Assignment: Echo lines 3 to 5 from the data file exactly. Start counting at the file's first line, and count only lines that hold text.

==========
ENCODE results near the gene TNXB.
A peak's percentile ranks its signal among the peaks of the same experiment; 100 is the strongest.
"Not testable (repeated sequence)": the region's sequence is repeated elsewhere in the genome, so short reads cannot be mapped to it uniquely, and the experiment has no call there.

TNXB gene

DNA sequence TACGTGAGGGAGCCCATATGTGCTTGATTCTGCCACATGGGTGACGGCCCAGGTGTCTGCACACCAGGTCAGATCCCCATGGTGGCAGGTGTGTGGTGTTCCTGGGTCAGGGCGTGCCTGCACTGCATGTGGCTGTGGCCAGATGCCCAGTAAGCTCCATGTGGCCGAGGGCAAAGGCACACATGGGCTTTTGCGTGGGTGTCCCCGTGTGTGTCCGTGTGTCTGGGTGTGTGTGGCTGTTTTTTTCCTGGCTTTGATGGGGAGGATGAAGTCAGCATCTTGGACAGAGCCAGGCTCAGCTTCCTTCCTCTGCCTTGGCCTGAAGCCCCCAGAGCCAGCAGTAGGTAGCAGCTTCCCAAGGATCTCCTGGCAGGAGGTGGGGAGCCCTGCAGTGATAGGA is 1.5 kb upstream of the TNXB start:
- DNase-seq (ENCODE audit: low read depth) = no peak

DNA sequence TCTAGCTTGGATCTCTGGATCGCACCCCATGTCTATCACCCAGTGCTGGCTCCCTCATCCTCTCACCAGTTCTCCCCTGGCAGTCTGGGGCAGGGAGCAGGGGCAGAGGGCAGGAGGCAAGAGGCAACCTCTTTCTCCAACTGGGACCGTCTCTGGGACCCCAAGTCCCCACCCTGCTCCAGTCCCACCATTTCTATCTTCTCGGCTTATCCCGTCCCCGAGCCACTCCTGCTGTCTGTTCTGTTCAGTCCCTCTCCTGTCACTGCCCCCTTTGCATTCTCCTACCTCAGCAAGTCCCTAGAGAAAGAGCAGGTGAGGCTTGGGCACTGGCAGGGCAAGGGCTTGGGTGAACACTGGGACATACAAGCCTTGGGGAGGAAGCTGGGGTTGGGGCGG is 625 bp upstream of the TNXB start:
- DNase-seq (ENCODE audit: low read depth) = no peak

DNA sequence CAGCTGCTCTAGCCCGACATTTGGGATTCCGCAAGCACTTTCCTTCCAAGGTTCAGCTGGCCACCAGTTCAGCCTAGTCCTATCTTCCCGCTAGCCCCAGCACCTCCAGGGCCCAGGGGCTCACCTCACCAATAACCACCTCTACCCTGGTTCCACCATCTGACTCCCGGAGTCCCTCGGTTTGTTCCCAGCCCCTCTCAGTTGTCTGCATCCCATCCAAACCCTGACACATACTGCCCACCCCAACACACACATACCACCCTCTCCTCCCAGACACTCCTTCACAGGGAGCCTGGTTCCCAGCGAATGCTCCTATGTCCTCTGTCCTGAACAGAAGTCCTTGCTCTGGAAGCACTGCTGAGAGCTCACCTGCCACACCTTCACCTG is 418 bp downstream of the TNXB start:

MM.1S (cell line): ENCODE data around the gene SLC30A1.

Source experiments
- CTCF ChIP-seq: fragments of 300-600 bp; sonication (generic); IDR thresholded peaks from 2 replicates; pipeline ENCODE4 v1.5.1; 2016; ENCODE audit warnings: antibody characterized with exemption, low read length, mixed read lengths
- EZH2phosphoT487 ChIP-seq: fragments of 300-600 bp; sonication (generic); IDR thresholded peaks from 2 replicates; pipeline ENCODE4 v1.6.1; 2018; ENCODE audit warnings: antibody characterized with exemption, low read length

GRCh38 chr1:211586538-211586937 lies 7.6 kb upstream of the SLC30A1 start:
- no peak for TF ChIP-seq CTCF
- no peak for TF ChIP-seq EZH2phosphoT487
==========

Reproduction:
"Not testable (repeated sequence)": the region's sequence is repeated elsewhere in the genome, so short reads cannot be mapped to it uniquely, and the experiment has no call there.

TNXB gene

DNA sequence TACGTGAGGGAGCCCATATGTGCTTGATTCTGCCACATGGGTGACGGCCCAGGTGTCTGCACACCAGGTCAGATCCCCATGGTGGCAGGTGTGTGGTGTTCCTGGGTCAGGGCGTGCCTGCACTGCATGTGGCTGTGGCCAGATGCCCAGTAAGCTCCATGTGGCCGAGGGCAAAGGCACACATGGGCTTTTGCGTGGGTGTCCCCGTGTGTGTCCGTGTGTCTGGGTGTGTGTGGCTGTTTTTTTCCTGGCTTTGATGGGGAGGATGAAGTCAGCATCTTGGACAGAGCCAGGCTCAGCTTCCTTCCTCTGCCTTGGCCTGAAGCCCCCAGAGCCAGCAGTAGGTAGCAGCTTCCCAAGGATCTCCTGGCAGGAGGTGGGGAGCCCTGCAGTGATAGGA is 1.5 kb upstream of the TNXB start: